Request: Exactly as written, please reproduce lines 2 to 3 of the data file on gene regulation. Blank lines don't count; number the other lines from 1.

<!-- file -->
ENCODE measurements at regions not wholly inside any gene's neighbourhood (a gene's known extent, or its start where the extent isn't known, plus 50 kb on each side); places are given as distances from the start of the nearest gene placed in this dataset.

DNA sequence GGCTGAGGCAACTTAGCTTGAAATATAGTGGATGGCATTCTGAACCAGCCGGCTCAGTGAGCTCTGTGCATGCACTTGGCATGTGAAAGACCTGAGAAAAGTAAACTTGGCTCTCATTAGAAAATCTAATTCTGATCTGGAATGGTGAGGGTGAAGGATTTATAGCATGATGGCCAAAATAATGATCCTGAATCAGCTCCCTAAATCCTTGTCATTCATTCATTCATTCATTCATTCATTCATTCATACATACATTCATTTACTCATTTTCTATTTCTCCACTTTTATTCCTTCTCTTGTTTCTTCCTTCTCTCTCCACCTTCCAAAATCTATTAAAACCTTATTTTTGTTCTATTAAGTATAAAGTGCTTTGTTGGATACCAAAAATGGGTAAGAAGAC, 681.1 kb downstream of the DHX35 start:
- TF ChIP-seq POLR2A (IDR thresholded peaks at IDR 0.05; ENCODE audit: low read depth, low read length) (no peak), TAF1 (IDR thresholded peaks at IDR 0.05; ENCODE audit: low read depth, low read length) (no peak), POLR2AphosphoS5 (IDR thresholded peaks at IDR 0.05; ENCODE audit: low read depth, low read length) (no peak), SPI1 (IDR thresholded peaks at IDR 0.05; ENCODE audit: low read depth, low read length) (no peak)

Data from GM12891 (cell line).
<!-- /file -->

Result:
DNA sequence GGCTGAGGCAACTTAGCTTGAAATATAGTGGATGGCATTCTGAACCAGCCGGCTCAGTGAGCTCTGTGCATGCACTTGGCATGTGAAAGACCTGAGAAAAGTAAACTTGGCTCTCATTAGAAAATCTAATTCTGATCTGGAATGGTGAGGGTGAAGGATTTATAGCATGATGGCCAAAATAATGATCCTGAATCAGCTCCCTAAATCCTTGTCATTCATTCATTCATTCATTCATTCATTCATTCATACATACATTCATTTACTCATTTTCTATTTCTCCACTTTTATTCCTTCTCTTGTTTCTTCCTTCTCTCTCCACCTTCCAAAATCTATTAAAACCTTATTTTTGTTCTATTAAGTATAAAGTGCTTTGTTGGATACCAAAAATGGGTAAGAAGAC, 681.1 kb downstream of the DHX35 start:
- TF ChIP-seq POLR2A (IDR thresholded peaks at IDR 0.05; ENCODE audit: low read depth, low read length) (no peak), TAF1 (IDR thresholded peaks at IDR 0.05; ENCODE audit: low read depth, low read length) (no peak), POLR2AphosphoS5 (IDR thresholded peaks at IDR 0.05; ENCODE audit: low read depth, low read length) (no peak), SPI1 (IDR thresholded peaks at IDR 0.05; ENCODE audit: low read depth, low read length) (no peak)